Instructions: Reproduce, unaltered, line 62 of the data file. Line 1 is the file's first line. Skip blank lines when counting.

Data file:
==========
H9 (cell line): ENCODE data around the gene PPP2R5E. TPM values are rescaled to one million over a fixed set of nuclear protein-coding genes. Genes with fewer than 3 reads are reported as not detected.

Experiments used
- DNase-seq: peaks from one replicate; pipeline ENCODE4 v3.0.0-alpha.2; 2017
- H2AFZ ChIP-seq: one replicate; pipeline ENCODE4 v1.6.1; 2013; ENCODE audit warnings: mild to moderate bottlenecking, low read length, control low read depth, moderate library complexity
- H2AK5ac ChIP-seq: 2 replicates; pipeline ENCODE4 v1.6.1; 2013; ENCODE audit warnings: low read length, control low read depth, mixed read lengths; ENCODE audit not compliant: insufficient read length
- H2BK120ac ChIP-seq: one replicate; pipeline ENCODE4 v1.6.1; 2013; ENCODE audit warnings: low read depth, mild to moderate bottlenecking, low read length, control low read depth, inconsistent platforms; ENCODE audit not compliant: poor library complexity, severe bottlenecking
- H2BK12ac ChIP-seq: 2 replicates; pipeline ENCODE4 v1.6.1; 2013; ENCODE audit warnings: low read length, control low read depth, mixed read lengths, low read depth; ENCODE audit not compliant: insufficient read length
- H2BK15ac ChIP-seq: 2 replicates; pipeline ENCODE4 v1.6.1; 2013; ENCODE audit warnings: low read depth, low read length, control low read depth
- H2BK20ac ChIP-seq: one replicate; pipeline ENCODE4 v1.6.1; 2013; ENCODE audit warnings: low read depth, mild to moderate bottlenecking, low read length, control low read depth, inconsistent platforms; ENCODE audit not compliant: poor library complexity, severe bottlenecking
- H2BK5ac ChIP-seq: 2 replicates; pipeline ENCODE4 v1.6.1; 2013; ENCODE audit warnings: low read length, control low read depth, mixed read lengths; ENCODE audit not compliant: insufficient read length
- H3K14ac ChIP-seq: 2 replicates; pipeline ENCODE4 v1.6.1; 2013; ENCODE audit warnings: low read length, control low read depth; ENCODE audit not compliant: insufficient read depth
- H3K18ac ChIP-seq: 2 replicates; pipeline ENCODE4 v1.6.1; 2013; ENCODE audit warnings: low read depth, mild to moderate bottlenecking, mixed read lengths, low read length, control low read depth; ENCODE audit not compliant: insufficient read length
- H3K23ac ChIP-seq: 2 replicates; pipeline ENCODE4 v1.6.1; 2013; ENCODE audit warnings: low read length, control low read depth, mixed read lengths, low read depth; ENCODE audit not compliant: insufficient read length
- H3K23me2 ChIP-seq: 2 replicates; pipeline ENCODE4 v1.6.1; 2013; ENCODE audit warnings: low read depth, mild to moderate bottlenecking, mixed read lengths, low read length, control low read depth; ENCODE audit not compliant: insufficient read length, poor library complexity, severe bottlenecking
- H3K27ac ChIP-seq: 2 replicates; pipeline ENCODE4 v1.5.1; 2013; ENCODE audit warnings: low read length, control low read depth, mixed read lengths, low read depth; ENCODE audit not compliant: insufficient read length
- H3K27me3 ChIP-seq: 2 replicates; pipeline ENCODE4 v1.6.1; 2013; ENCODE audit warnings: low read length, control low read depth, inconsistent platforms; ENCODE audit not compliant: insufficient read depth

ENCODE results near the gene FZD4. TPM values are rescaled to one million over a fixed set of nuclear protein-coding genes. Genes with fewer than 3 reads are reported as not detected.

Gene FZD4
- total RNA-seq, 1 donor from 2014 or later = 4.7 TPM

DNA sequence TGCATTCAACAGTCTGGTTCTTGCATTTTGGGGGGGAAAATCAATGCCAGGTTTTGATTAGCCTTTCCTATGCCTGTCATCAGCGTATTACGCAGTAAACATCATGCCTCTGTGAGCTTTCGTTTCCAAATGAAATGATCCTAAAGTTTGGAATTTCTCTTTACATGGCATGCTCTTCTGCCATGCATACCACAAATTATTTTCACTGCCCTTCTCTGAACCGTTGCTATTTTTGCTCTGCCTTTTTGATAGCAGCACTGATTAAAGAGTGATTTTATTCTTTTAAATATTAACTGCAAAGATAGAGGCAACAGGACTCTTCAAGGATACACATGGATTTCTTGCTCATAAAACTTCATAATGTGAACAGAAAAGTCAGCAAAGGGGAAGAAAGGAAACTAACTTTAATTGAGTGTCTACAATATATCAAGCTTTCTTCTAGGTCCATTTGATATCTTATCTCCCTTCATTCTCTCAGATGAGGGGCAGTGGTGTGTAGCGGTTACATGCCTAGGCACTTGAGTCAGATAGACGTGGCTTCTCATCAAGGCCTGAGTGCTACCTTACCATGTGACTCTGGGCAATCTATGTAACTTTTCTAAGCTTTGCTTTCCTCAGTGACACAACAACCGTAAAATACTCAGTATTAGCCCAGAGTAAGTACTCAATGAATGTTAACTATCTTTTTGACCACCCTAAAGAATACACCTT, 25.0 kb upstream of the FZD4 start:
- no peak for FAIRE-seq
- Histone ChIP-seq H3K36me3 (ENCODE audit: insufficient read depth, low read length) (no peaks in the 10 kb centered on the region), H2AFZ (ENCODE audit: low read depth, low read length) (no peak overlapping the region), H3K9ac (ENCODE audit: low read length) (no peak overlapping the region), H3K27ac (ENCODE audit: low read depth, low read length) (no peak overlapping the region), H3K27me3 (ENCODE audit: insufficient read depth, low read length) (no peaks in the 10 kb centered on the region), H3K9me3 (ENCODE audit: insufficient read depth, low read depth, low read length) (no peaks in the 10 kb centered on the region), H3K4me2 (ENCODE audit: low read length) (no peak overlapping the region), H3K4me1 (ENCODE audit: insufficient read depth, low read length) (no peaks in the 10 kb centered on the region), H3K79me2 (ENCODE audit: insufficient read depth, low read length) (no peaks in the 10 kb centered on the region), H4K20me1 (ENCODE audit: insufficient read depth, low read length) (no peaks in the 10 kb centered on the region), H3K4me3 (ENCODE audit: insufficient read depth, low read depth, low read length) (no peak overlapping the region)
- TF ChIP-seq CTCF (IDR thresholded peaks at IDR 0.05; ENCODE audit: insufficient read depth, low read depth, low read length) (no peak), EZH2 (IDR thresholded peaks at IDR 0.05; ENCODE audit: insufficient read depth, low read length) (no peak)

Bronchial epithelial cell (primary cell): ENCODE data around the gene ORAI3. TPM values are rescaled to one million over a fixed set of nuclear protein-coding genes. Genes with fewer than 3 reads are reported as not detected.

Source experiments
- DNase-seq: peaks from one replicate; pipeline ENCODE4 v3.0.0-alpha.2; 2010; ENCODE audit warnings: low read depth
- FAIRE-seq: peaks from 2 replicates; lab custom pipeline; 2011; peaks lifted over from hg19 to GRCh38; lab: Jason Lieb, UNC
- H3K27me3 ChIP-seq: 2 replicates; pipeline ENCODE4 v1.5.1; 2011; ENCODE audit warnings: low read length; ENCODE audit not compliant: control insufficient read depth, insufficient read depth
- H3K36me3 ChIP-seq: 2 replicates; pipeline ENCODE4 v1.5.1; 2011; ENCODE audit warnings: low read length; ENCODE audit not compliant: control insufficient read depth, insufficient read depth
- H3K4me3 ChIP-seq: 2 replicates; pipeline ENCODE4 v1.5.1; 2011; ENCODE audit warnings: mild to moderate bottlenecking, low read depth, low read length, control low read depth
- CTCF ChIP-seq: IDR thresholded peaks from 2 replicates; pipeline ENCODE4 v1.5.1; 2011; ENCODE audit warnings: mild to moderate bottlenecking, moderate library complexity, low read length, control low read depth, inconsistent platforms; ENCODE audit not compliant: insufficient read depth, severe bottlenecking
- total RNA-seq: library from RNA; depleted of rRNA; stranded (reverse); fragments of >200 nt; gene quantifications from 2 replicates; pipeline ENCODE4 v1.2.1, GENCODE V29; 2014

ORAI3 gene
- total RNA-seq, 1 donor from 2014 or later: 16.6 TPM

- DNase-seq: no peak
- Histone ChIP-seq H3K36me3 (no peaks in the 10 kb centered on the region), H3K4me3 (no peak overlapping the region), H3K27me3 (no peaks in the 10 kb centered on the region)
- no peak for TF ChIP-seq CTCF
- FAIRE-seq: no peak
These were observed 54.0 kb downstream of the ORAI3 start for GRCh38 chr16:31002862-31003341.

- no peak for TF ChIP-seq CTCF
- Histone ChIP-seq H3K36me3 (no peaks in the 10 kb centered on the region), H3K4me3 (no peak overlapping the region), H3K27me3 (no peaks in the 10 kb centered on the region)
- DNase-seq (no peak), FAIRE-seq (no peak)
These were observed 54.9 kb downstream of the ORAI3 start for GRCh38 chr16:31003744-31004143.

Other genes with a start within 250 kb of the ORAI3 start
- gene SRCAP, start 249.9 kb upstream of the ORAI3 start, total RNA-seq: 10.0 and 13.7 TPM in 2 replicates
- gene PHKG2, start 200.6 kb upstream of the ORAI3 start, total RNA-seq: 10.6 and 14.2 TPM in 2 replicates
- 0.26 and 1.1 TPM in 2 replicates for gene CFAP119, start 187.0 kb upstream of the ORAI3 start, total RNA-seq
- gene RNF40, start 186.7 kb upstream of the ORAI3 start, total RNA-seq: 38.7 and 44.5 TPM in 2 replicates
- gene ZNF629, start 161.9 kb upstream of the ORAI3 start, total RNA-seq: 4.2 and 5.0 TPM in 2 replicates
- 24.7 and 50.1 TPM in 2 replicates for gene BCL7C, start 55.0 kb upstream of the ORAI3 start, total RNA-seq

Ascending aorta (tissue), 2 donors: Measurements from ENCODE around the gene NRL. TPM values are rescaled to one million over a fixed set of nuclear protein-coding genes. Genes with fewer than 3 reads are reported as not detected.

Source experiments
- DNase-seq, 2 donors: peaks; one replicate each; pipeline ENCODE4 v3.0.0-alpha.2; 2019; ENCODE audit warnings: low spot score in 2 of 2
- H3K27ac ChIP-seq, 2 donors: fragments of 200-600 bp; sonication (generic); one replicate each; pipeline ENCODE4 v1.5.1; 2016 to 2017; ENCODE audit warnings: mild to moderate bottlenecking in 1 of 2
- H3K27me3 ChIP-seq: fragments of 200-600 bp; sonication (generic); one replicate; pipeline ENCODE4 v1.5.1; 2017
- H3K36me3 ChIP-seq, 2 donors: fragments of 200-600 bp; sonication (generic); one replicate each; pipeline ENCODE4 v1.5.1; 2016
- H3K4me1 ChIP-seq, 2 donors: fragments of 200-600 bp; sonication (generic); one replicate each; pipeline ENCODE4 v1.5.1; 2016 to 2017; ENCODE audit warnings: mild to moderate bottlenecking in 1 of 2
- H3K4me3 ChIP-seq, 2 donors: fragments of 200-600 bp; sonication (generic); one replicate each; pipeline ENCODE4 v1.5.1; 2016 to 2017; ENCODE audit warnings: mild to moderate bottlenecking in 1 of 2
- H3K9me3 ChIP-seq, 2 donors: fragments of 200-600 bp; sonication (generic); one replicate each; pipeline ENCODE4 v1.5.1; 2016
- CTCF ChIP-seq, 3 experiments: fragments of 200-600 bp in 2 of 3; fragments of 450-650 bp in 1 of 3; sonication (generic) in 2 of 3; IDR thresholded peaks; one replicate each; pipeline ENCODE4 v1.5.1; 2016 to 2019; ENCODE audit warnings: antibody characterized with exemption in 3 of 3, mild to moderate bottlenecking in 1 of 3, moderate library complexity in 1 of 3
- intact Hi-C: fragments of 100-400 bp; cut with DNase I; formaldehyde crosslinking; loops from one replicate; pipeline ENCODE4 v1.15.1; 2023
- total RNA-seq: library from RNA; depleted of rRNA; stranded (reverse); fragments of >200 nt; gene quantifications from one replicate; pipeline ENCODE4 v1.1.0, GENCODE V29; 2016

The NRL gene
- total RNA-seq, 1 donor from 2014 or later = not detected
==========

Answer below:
- total RNA-seq: library from RNA; depleted of rRNA; stranded (reverse); fragments of >200 nt; gene quantifications from one replicate; pipeline ENCODE4 v1.1.0, GENCODE V29; 2016